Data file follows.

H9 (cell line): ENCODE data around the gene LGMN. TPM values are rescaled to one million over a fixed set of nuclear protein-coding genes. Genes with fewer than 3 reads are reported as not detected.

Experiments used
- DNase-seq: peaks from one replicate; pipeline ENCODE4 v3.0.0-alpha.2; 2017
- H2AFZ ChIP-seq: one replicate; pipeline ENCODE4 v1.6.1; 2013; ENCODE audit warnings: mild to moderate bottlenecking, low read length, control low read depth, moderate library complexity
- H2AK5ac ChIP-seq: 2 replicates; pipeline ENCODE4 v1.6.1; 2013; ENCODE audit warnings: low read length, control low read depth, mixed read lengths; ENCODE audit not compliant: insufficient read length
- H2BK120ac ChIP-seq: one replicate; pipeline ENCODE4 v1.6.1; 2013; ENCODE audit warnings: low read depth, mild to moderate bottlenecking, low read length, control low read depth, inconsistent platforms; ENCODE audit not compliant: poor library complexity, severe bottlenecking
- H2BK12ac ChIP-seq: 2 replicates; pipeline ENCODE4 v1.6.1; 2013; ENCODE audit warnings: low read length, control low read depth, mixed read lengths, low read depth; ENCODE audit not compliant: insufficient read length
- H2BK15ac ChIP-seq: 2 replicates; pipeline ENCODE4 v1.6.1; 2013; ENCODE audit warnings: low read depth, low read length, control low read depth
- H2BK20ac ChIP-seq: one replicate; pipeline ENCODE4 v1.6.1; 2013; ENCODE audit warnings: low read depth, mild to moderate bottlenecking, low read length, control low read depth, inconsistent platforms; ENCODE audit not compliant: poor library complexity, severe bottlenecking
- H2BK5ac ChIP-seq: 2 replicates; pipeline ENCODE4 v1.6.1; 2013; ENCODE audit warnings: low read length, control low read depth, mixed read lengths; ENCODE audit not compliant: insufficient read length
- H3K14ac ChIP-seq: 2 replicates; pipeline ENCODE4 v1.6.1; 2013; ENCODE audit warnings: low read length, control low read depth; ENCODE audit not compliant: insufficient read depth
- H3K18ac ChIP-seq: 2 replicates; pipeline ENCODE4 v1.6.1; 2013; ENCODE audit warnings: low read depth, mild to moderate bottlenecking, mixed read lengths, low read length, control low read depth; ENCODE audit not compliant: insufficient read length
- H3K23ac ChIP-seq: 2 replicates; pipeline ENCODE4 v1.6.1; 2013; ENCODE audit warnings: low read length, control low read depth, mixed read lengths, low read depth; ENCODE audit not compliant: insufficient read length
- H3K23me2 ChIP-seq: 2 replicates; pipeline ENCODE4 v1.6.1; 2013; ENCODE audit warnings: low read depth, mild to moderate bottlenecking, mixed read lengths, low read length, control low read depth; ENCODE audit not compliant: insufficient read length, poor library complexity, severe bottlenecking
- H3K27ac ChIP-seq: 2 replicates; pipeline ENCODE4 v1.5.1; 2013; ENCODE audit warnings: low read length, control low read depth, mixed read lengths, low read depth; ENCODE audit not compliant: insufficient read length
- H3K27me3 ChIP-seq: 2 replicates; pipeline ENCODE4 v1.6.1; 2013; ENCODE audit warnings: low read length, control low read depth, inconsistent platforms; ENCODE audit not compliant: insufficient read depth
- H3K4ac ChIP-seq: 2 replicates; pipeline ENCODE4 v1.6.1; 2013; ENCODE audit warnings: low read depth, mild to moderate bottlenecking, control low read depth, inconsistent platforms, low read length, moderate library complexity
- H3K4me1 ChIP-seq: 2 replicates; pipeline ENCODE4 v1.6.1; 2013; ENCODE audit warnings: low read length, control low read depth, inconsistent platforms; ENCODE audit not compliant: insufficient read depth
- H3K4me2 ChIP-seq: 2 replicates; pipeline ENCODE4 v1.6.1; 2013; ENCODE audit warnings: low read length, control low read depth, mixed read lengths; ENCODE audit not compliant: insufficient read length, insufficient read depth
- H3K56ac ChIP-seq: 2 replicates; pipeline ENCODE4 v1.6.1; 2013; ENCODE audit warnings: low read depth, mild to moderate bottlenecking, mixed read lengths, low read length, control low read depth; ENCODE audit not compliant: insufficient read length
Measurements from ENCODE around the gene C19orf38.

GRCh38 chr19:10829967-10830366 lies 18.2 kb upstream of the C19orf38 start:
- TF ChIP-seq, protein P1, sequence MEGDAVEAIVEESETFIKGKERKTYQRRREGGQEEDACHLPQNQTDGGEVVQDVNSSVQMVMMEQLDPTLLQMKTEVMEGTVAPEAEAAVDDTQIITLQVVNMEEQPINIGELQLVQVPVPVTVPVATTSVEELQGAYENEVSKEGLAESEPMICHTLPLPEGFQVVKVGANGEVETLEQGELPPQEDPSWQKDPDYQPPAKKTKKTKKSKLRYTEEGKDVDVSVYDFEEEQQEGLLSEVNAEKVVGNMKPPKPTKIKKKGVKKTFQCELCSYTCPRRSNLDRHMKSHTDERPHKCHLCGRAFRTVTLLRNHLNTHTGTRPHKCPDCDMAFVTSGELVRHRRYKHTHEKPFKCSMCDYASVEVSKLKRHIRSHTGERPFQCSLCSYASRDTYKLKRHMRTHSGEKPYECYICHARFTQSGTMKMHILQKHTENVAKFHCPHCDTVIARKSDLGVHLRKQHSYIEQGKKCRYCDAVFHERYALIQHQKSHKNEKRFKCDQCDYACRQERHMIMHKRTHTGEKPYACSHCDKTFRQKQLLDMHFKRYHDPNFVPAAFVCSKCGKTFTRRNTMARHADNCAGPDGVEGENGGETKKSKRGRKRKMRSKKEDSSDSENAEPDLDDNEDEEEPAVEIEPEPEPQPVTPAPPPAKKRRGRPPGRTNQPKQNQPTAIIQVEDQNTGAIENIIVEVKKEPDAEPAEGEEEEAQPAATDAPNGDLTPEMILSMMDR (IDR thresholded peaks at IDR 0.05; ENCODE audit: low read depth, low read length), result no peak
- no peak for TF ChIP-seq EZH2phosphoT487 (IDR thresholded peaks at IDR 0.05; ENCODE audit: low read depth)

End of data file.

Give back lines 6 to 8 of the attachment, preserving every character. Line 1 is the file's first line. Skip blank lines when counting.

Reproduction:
- H2BK120ac ChIP-seq: one replicate; pipeline ENCODE4 v1.6.1; 2013; ENCODE audit warnings: low read depth, mild to moderate bottlenecking, low read length, control low read depth, inconsistent platforms; ENCODE audit not compliant: poor library complexity, severe bottlenecking
- H2BK12ac ChIP-seq: 2 replicates; pipeline ENCODE4 v1.6.1; 2013; ENCODE audit warnings: low read length, control low read depth, mixed read lengths, low read depth; ENCODE audit not compliant: insufficient read length
- H2BK15ac ChIP-seq: 2 replicates; pipeline ENCODE4 v1.6.1; 2013; ENCODE audit warnings: low read depth, low read length, control low read depth